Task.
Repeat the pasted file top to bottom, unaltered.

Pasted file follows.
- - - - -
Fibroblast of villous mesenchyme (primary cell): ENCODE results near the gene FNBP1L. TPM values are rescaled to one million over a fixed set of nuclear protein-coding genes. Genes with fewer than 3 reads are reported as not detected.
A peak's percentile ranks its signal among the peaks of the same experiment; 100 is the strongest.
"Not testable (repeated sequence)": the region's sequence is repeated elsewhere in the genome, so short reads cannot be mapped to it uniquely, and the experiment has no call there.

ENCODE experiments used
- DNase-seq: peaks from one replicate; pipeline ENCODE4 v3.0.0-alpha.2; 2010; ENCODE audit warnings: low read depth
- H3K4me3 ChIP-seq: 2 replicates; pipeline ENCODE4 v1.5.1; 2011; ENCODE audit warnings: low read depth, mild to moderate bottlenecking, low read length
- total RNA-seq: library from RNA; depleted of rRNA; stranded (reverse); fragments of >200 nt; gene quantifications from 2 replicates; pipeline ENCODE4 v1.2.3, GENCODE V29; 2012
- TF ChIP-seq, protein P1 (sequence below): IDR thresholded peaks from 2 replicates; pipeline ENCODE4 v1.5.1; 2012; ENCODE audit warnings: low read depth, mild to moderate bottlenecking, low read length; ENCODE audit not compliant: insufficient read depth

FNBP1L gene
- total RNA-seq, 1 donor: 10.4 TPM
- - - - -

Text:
Fibroblast of villous mesenchyme (primary cell): ENCODE results near the gene FNBP1L. TPM values are rescaled to one million over a fixed set of nuclear protein-coding genes. Genes with fewer than 3 reads are reported as not detected.
A peak's percentile ranks its signal among the peaks of the same experiment; 100 is the strongest.
"Not testable (repeated sequence)": the region's sequence is repeated elsewhere in the genome, so short reads cannot be mapped to it uniquely, and the experiment has no call there.

ENCODE experiments used
- DNase-seq: peaks from one replicate; pipeline ENCODE4 v3.0.0-alpha.2; 2010; ENCODE audit warnings: low read depth
- H3K4me3 ChIP-seq: 2 replicates; pipeline ENCODE4 v1.5.1; 2011; ENCODE audit warnings: low read depth, mild to moderate bottlenecking, low read length
- total RNA-seq: library from RNA; depleted of rRNA; stranded (reverse); fragments of >200 nt; gene quantifications from 2 replicates; pipeline ENCODE4 v1.2.3, GENCODE V29; 2012
- TF ChIP-seq, protein P1 (sequence below): IDR thresholded peaks from 2 replicates; pipeline ENCODE4 v1.5.1; 2012; ENCODE audit warnings: low read depth, mild to moderate bottlenecking, low read length; ENCODE audit not compliant: insufficient read depth

FNBP1L gene
- total RNA-seq, 1 donor: 10.4 TPM